Let us recognise what we are doing. This is not a relief of tax on expenditure. That is done in the annual allowances, which now amount to 100 per cent. over a period of seven years. But on top of those, as the Chancellor has said, there is something more to come, and that is 30 per cent. of what is purely a notional expenditure—no expenditure at all.
In other words, this 30 per cent. allowance is a straight subsidy to profits. It is another way of saying to industry, "Thirty per cent. of the cost of what you spend on new plant and equipment can be equilibrated against an equivalent amount of tax-free profits. Profits to the extent of 30 per cent. of the value of the new equipment will be free of taxation." It is a straight subsidy from taxation to industry and it is offered indiscriminately.
The Chancellor does not like the word "subsidy". In November, when he announced his proposals, he objected to the use of the term and said that it represented a reallocation of the burden. What burden is he reallocating? Who bears this burden? It is a substantial cost to the Exchequer. This year, it will amount to only £11 million, but next year it will amount to £50 million in a full year and in three years' time to £130 million.
The Chancellor has cunningly cast the burden of this reallocation on to future Labour Chancellors of the Exchequer. He gets the political credit in the current year, but he passes the burden on to the future. We have, therefore, a combination of retrospective legislation with prospective payment of the cost of it, and the cost will fall squarely and unfairly on the shoulders of the individual taxpayer.
The cost of these tax reliefs will not be paid by private industry. Although private industry will be encouraged and allowed to make bigger profits, these will be tax-free profits. The cost will be paid by the individual taxpayer, whether the direct or the indirect taxpayer, by having in future years to pay more in Income Tax, more in Purchase Tax and more it Excise duties than he would otherwise have to pay if these reliefs had not been given to private industry to enable it to make larger profits. Let us, therefore, be clear what is involved. This is calling upon the individual taxpayer to subsidise private industry to enable it to make bigger profits. One could make a case for that if it could be proved that it was in the national interest that that should be done. Of course, it is in the national interest that we should have more worthwhile investment, but not that there should be more worthless, useless and futile investment.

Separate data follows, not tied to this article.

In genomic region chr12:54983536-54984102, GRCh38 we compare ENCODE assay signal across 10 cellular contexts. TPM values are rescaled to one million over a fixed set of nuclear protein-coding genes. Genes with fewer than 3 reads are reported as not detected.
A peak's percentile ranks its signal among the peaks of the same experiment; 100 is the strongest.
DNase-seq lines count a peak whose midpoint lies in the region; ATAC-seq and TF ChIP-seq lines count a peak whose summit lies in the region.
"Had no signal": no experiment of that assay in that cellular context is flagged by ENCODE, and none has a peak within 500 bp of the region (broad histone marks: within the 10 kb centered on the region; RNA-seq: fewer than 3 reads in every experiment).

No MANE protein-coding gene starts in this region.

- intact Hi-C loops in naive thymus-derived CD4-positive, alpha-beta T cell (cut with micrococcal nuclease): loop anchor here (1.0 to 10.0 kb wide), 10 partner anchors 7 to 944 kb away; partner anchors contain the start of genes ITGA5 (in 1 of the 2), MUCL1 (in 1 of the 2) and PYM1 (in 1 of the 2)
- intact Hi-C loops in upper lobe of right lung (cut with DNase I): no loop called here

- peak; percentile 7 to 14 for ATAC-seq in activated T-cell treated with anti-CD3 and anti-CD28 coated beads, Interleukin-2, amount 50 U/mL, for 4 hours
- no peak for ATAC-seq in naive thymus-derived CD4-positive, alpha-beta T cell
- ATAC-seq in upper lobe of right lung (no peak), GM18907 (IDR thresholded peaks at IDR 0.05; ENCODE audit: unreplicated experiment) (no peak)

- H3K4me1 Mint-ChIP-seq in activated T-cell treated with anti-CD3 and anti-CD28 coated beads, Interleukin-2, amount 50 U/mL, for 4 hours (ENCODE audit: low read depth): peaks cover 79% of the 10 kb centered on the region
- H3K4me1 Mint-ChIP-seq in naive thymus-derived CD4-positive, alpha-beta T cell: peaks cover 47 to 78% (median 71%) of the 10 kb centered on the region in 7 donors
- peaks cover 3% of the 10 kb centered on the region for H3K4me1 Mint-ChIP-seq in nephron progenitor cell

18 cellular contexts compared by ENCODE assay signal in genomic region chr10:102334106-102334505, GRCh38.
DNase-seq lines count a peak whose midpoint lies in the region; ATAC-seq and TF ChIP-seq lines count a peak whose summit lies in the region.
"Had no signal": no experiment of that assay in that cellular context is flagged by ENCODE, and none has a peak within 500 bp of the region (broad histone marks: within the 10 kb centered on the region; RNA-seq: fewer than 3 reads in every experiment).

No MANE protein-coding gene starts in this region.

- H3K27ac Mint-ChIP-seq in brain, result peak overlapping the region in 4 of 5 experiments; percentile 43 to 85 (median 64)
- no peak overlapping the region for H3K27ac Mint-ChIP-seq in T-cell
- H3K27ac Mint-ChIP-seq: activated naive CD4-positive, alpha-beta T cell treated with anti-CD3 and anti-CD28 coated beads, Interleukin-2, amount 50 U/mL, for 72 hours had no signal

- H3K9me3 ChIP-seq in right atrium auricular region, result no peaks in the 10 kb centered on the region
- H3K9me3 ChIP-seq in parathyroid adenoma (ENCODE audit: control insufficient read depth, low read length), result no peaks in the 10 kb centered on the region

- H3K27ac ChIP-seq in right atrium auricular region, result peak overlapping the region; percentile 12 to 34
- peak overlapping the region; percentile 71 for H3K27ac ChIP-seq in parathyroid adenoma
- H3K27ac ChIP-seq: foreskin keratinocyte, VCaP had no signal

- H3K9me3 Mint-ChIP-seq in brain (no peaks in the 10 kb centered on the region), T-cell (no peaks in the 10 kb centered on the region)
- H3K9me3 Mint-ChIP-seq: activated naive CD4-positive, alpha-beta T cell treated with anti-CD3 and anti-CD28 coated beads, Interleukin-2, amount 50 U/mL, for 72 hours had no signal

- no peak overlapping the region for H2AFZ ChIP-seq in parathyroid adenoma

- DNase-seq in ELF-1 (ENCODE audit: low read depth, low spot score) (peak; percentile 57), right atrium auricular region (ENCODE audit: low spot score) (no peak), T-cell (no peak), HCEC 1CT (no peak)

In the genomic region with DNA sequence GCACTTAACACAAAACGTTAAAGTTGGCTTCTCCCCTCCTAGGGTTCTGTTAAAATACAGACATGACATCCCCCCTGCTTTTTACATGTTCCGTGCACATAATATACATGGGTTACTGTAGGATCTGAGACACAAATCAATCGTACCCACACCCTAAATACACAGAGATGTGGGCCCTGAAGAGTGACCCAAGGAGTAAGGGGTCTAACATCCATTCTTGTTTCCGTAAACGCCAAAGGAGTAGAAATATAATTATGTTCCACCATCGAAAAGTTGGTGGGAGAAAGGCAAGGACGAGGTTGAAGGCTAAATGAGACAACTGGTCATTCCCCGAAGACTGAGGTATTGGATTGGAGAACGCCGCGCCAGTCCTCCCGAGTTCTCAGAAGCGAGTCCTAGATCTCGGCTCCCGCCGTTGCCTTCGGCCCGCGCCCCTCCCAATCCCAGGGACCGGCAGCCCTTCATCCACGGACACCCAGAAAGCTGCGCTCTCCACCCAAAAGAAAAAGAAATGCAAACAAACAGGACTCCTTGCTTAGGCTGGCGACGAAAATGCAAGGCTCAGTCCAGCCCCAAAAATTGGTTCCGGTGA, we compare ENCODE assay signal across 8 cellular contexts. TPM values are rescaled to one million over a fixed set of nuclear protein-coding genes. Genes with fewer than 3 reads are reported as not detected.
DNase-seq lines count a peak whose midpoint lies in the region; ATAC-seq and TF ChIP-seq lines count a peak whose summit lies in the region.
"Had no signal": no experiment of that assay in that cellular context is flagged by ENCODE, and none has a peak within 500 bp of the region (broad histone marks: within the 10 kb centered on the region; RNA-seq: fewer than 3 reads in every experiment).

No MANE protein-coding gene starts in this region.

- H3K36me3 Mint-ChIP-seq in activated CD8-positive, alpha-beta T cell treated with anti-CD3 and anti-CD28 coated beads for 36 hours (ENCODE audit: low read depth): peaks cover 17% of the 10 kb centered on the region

If we allow this proposal to go forward unamended, its effect will be that the individual taxpayer is called upon to subsidise the manufacture and construction of unneeded petrol pumps, breweries and bingo palaces and the equipment of lavish office blocks and hotels. The taxpayer will be asked to subsidise the investment of new machinery for the making of more cigarettes per worker and, quite possibly, for the installation of automatic contraceptive vending machines in brothels. The Economic Secretary appears to be shaking his head. I do not know why. There is no provision in the Clause which makes it possible for the Chancellor to refuse this tax concession to any firm or industry making anything for any purpose whatever.
The effect of all this will be to weaken the advantages offered in the development districts, because if in the whole of the country any firm which engages in new investment can get not only speeded-up 100 per cent. annual allowances, but a 30 per cent. Tax-free hand-out in addition, what inducement is there for anybody to go from the south-east of England into the North or to Scotland to expand in those areas? Therefore, the effect of non-discriminatory allowances under Clause 33 will be to weaken the advantages offered to the development districts in Clauses 38 and 39.
The problem which the country is facing is one of the proper use of its scarce natural resources. Every time we deal with public investment, Ministers come forward and tell us that there is a limitation on what we can do in public investment because we cannot stake too big a claim to the national resources of workers, plant, equipment, materials, and so on. The Minister of Housing and Local Government tells us that we cannot invest more in council housing because the resources of the building industry are wanted for other things. The Minister of Transport says that we cannot build motorways faster and we cannot build a Channel tunnel because there is a limitation on the available national resources.
The Minister of Education slashes the programmes of the local educational authorities for school building because he says that the nation cannot afford as high a rate of investment in the building of schools as the local education authorities want.